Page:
Elephants would be arguably one of the planet’s most beloved animals. In addition to poaching, habitat loss and conflict with human populations are key threats facing Elephant populations.
In 1989, CITES (Convention on International Trade in Endangered Species of Wild Fauna and Flora) banned the international ivory trade. Yet poaching for ivory has been steadily increasing, with 800,000 African elephants killed over the last three decades. Even though measures have passed aimed at reducing the poaching of elephants for their ivory (which is worth up to $1500 per pound), these animals are still being poached at a faster rate than they can reproduce.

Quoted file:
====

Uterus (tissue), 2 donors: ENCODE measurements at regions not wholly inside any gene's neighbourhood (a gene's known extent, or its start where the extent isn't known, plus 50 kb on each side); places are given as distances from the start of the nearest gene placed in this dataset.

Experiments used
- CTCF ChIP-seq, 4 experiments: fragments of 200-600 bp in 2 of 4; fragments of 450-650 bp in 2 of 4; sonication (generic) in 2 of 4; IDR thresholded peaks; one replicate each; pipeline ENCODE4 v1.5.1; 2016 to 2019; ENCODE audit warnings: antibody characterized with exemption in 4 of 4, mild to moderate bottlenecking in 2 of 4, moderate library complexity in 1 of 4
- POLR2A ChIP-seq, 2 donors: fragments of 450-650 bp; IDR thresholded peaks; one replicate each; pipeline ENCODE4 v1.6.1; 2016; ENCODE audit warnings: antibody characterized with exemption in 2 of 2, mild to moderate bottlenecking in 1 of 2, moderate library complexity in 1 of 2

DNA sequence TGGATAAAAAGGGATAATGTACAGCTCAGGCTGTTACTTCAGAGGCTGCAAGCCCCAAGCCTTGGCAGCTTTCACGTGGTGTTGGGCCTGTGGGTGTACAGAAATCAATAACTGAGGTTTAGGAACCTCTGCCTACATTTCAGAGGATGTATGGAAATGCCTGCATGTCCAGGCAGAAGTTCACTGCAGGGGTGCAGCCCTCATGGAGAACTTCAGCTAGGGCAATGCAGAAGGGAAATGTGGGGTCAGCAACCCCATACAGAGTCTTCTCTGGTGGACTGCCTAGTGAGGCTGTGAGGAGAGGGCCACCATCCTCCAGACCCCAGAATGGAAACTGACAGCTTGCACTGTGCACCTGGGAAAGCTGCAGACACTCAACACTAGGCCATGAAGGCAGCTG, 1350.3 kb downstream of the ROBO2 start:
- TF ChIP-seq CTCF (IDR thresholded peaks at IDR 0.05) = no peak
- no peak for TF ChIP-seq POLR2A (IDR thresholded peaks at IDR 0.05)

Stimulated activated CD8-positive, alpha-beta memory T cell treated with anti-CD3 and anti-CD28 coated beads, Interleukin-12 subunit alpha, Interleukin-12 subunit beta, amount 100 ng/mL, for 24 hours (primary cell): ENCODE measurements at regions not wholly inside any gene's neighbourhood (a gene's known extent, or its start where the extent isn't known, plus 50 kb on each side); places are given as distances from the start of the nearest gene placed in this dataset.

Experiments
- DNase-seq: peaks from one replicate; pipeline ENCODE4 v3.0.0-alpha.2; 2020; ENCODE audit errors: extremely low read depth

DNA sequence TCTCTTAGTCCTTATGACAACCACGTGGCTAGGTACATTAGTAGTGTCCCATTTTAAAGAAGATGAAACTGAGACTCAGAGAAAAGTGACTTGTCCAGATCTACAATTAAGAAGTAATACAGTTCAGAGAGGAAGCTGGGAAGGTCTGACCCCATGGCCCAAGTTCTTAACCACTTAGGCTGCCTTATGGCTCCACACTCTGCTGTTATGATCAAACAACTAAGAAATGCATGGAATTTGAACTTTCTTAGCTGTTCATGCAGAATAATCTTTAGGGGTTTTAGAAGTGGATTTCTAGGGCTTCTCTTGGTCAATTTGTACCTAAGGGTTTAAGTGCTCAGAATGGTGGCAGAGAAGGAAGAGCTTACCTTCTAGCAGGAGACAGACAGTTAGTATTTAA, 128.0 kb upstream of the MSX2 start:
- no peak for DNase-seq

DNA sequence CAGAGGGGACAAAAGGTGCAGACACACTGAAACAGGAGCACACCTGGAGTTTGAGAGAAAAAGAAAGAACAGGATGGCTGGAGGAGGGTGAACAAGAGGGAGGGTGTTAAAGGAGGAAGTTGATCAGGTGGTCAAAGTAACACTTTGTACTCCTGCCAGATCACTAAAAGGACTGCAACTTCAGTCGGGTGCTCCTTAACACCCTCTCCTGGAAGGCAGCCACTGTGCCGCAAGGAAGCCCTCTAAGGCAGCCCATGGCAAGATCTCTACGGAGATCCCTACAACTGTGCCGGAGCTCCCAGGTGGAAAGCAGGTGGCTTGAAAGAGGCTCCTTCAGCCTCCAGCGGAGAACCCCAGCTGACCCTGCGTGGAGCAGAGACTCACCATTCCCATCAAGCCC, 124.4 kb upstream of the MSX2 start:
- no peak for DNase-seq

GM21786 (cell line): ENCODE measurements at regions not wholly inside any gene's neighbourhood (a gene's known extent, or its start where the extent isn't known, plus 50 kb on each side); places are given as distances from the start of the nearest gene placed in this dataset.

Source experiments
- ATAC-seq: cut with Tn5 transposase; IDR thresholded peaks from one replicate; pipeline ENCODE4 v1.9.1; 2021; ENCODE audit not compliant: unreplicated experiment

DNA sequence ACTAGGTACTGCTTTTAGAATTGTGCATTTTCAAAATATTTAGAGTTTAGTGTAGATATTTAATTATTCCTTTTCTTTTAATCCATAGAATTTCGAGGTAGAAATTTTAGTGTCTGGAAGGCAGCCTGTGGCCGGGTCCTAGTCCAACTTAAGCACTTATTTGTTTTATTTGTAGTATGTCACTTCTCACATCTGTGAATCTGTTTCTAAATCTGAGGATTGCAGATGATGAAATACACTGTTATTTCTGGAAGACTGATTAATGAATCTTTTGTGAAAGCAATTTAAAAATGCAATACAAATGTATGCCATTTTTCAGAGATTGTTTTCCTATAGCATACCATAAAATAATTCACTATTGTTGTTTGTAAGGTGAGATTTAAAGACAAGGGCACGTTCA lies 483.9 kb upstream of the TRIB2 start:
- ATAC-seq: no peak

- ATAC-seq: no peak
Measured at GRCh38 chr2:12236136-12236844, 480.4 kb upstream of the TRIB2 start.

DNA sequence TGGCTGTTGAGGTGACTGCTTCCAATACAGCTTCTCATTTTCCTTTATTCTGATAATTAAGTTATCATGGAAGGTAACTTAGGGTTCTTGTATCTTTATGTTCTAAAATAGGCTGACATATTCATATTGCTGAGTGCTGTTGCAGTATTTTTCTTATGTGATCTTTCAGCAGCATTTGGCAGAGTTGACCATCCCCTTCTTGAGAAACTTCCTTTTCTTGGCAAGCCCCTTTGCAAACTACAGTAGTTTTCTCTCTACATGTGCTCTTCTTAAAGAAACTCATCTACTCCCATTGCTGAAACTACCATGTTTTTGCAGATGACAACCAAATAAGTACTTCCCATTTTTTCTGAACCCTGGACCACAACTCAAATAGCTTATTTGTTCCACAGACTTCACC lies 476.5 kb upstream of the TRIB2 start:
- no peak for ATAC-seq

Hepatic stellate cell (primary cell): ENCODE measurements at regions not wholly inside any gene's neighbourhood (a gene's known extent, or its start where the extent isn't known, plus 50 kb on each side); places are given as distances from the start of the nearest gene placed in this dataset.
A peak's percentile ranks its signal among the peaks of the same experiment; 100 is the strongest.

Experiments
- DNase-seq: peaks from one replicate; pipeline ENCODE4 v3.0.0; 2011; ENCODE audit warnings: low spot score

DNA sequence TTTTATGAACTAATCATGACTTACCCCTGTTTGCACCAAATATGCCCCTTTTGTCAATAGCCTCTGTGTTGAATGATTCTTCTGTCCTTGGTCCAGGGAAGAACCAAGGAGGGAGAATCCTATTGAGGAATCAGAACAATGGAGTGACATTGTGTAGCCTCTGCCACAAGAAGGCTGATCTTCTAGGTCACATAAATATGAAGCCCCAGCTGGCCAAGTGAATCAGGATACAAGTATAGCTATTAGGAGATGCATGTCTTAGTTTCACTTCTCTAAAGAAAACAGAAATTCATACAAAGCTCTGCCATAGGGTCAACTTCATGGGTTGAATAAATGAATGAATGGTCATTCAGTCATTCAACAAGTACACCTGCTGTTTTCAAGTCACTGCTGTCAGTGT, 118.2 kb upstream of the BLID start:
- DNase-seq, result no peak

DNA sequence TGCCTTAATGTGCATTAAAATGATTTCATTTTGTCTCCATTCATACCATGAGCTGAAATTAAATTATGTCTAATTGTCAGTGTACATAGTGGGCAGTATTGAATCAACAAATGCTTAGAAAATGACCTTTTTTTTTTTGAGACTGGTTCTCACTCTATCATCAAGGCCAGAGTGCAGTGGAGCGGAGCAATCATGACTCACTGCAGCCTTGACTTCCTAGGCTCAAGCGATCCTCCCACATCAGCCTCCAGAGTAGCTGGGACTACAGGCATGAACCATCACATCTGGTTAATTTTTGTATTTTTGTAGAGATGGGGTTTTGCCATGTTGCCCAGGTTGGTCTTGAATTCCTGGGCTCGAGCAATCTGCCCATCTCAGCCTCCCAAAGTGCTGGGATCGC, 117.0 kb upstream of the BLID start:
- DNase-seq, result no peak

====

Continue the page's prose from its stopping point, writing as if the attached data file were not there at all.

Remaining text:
In 1989, the U.S. Congress passed the African Elephant Conservation Act, which was aimed at improving elephant African elephant populations. Parts of the act include reducing the ivory trade and supporting African conservation efforts. Unfortunately, Trump administration reversed a ban on elephant trophy imports in 2017, saying that hunting African elephants in Zimbabwe and Zambia “will enhance the survival of the species in the wild.”
Climate change projections suggest key Elephant habitat will become hotter and drier, so poor foraging conditions may threaten the survival of more calfs in the future.